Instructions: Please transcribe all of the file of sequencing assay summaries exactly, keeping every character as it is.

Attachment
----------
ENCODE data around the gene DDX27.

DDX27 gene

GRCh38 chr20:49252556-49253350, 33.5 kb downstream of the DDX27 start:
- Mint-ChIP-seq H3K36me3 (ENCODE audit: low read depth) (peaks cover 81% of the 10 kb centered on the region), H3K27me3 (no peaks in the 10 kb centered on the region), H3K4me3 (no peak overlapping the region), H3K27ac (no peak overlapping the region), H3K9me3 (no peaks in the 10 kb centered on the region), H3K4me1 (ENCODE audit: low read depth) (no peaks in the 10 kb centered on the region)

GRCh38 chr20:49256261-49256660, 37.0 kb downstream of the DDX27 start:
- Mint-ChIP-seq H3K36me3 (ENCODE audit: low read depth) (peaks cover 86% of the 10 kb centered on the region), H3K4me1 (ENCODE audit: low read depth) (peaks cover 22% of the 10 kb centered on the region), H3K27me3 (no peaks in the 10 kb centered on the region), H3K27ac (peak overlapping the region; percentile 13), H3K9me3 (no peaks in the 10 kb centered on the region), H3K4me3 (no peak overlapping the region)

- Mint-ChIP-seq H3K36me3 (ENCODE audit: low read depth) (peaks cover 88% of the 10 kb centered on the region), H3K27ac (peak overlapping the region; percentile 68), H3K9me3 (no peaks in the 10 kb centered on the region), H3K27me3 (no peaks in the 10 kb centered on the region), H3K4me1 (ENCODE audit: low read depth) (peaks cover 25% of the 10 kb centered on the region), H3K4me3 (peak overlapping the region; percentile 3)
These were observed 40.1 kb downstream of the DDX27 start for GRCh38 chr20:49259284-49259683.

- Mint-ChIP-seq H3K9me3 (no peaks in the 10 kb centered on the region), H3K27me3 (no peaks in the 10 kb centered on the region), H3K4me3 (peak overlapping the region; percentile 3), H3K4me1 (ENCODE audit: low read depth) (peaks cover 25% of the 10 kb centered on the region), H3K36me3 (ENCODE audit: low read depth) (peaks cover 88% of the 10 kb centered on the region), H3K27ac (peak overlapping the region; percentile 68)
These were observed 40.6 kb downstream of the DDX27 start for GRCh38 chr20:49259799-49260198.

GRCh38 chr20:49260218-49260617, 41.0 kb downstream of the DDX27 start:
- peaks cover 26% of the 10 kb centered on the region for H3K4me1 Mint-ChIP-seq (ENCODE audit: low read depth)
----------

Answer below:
ENCODE data around the gene DDX27.

DDX27 gene

GRCh38 chr20:49252556-49253350, 33.5 kb downstream of the DDX27 start:
- Mint-ChIP-seq H3K36me3 (ENCODE audit: low read depth) (peaks cover 81% of the 10 kb centered on the region), H3K27me3 (no peaks in the 10 kb centered on the region), H3K4me3 (no peak overlapping the region), H3K27ac (no peak overlapping the region), H3K9me3 (no peaks in the 10 kb centered on the region), H3K4me1 (ENCODE audit: low read depth) (no peaks in the 10 kb centered on the region)

GRCh38 chr20:49256261-49256660, 37.0 kb downstream of the DDX27 start:
- Mint-ChIP-seq H3K36me3 (ENCODE audit: low read depth) (peaks cover 86% of the 10 kb centered on the region), H3K4me1 (ENCODE audit: low read depth) (peaks cover 22% of the 10 kb centered on the region), H3K27me3 (no peaks in the 10 kb centered on the region), H3K27ac (peak overlapping the region; percentile 13), H3K9me3 (no peaks in the 10 kb centered on the region), H3K4me3 (no peak overlapping the region)

- Mint-ChIP-seq H3K36me3 (ENCODE audit: low read depth) (peaks cover 88% of the 10 kb centered on the region), H3K27ac (peak overlapping the region; percentile 68), H3K9me3 (no peaks in the 10 kb centered on the region), H3K27me3 (no peaks in the 10 kb centered on the region), H3K4me1 (ENCODE audit: low read depth) (peaks cover 25% of the 10 kb centered on the region), H3K4me3 (peak overlapping the region; percentile 3)
These were observed 40.1 kb downstream of the DDX27 start for GRCh38 chr20:49259284-49259683.

- Mint-ChIP-seq H3K9me3 (no peaks in the 10 kb centered on the region), H3K27me3 (no peaks in the 10 kb centered on the region), H3K4me3 (peak overlapping the region; percentile 3), H3K4me1 (ENCODE audit: low read depth) (peaks cover 25% of the 10 kb centered on the region), H3K36me3 (ENCODE audit: low read depth) (peaks cover 88% of the 10 kb centered on the region), H3K27ac (peak overlapping the region; percentile 68)
These were observed 40.6 kb downstream of the DDX27 start for GRCh38 chr20:49259799-49260198.

GRCh38 chr20:49260218-49260617, 41.0 kb downstream of the DDX27 start:
- peaks cover 26% of the 10 kb centered on the region for H3K4me1 Mint-ChIP-seq (ENCODE audit: low read depth)